The Hive - Camilo Jose Cela (Spanish)
A novel made up of snapshots in words (most less than a page long); each depicts people carrying on with their lives in Franco’s Spain. There are over 160 different characters; some reoccur, some appear once, some are dropped in the midst of a dilemma (how about an unsolved murder?). But there’s no need to follow all the characters or lines of plot. Cela (a Nobel Prize winner) is trying to present his vision of life in a kaleidoscopic manner. That vision, as regards human nature, is unrelentingly bleak; of those 160 people, a few are good souls but most are greedy, cruel, amoral, hypocritical, crazy, etc.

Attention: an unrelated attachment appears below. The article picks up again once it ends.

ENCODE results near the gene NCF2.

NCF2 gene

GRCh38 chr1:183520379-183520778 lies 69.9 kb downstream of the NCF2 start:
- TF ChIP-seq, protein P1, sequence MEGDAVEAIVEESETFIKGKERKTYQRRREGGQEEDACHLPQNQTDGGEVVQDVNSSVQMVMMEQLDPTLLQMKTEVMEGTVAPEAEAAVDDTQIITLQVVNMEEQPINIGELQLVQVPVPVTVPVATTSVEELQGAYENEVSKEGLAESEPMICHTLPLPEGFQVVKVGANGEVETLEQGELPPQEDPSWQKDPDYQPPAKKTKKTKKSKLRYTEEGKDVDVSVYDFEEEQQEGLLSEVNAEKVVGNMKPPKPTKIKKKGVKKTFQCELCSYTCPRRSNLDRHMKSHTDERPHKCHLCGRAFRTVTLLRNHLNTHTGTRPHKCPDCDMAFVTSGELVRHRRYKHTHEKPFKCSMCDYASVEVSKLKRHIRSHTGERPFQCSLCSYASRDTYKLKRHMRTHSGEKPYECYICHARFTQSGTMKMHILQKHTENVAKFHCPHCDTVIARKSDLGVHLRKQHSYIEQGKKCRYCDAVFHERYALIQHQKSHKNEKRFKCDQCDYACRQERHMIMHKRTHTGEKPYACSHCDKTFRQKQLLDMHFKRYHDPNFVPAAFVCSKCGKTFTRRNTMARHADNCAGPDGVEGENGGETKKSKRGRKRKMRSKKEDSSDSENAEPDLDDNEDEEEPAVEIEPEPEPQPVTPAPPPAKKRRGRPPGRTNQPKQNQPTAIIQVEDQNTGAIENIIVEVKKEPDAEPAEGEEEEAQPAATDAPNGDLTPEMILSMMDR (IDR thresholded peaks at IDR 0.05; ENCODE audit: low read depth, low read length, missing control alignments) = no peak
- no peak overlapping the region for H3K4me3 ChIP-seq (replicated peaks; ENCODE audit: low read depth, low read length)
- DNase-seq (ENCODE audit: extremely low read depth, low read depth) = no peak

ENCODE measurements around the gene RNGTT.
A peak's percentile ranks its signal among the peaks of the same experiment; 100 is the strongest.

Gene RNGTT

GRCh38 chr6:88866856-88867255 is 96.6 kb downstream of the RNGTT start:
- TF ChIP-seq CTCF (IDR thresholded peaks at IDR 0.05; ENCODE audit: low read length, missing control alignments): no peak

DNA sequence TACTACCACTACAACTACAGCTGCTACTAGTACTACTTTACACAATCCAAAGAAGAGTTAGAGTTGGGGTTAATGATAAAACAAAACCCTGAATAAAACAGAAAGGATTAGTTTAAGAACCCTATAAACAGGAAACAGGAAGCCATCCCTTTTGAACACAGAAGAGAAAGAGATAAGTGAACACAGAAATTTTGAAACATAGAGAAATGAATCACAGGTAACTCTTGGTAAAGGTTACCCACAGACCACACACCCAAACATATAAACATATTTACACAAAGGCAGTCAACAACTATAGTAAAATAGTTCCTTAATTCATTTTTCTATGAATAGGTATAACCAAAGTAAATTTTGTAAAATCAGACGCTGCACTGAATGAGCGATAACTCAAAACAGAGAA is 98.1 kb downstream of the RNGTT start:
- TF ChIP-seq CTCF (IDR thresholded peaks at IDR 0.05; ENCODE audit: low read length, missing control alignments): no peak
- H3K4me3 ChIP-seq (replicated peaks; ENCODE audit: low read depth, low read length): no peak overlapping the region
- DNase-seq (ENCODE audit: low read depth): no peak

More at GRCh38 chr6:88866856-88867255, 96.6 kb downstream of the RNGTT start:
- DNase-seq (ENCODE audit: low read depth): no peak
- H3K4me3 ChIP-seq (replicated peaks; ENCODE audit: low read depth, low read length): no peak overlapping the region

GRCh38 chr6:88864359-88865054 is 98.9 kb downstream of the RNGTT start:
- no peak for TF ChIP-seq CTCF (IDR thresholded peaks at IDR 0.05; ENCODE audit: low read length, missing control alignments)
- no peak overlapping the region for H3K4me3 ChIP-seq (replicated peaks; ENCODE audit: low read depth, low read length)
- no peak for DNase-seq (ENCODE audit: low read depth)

The Story of an African Farm - Olive Schreiner
I liked the parts that were grounded in everyday life, but too often I felt as if I were reading a tract on spiritual matters (done in hard-to-understand language). The author’s obsession with religiosity weighed down the book – and finally sank it for me.
Up in the Old Hotel - Joseph Mitchell
Mitchell wrote these articles and profiles for The New Yorker. He was a reporter searching for material that would make a good story. There’s no doubt about his ability to write smooth, clear prose; but many pieces are uninspired. The clincher – what caused me to stop reading the book – was his portrayal of Joe Gould. I was interested in this character, but Mitchell wasn’t. He was bored with Gould – the loser, the moocher – and wished he was elsewhere than in the company of the guy. Instead of understanding and compassion, what we get are long descriptions about the minutia of their contacts. It’s sad to have an unsympathetic person writing what is, more or less, an extended obituary.